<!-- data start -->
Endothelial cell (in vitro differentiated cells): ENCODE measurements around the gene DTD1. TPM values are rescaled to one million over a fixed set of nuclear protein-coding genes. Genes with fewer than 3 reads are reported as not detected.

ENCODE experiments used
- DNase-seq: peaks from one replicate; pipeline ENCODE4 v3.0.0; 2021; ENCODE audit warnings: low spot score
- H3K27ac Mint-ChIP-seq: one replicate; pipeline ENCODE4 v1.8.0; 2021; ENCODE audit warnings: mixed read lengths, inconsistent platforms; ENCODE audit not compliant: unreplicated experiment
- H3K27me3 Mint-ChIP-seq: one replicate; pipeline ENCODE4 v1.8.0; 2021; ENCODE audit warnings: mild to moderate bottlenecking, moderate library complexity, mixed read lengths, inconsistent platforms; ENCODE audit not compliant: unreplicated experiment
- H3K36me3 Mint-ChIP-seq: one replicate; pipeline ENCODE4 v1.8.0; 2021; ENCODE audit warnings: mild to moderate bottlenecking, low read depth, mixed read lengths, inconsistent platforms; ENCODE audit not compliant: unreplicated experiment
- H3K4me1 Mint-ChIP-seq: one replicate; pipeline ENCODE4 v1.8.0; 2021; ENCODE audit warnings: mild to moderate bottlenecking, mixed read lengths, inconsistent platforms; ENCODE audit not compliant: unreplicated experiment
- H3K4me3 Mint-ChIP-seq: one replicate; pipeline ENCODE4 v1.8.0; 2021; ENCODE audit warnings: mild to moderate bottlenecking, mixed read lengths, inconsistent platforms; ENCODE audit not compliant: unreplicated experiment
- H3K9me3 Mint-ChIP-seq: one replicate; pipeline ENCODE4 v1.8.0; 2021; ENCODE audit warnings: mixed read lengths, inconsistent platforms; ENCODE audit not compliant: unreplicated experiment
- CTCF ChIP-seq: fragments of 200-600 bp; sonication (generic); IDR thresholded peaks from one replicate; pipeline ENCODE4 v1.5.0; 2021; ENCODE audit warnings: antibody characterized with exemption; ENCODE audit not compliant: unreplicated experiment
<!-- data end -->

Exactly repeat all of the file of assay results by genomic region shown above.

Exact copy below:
Endothelial cell (in vitro differentiated cells): ENCODE measurements around the gene DTD1. TPM values are rescaled to one million over a fixed set of nuclear protein-coding genes. Genes with fewer than 3 reads are reported as not detected.

ENCODE experiments used
- DNase-seq: peaks from one replicate; pipeline ENCODE4 v3.0.0; 2021; ENCODE audit warnings: low spot score
- H3K27ac Mint-ChIP-seq: one replicate; pipeline ENCODE4 v1.8.0; 2021; ENCODE audit warnings: mixed read lengths, inconsistent platforms; ENCODE audit not compliant: unreplicated experiment
- H3K27me3 Mint-ChIP-seq: one replicate; pipeline ENCODE4 v1.8.0; 2021; ENCODE audit warnings: mild to moderate bottlenecking, moderate library complexity, mixed read lengths, inconsistent platforms; ENCODE audit not compliant: unreplicated experiment
- H3K36me3 Mint-ChIP-seq: one replicate; pipeline ENCODE4 v1.8.0; 2021; ENCODE audit warnings: mild to moderate bottlenecking, low read depth, mixed read lengths, inconsistent platforms; ENCODE audit not compliant: unreplicated experiment
- H3K4me1 Mint-ChIP-seq: one replicate; pipeline ENCODE4 v1.8.0; 2021; ENCODE audit warnings: mild to moderate bottlenecking, mixed read lengths, inconsistent platforms; ENCODE audit not compliant: unreplicated experiment
- H3K4me3 Mint-ChIP-seq: one replicate; pipeline ENCODE4 v1.8.0; 2021; ENCODE audit warnings: mild to moderate bottlenecking, mixed read lengths, inconsistent platforms; ENCODE audit not compliant: unreplicated experiment
- H3K9me3 Mint-ChIP-seq: one replicate; pipeline ENCODE4 v1.8.0; 2021; ENCODE audit warnings: mixed read lengths, inconsistent platforms; ENCODE audit not compliant: unreplicated experiment
- CTCF ChIP-seq: fragments of 200-600 bp; sonication (generic); IDR thresholded peaks from one replicate; pipeline ENCODE4 v1.5.0; 2021; ENCODE audit warnings: antibody characterized with exemption; ENCODE audit not compliant: unreplicated experiment